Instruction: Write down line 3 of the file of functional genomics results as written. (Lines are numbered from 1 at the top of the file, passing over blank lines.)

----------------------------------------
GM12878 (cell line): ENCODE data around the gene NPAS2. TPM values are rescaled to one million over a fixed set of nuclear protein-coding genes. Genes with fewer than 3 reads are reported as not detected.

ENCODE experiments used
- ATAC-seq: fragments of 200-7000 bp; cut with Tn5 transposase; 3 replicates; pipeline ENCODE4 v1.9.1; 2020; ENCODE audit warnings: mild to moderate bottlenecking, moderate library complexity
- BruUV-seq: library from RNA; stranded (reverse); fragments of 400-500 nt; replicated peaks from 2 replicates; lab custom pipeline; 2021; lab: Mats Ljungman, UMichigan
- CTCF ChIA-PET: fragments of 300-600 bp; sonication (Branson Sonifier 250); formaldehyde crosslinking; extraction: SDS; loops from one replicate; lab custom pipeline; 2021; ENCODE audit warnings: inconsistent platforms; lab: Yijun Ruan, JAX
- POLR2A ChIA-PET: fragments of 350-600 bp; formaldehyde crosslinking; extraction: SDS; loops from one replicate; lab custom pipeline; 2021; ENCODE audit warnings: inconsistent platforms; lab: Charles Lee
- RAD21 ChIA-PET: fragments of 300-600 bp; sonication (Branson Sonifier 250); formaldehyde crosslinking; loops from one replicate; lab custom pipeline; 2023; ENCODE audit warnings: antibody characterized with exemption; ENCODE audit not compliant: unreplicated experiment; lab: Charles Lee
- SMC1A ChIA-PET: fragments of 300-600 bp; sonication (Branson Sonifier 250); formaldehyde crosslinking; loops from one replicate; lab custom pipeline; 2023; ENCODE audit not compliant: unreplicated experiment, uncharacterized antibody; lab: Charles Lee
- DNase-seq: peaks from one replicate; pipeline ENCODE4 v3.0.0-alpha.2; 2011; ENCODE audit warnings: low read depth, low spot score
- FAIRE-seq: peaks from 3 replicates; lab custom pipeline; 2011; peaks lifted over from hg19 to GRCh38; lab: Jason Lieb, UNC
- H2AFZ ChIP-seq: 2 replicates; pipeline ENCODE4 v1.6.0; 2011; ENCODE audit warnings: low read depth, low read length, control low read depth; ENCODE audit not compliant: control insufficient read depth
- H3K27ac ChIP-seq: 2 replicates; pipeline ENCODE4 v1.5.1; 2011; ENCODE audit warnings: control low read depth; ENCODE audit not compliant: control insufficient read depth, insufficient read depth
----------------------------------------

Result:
- ATAC-seq: fragments of 200-7000 bp; cut with Tn5 transposase; 3 replicates; pipeline ENCODE4 v1.9.1; 2020; ENCODE audit warnings: mild to moderate bottlenecking, moderate library complexity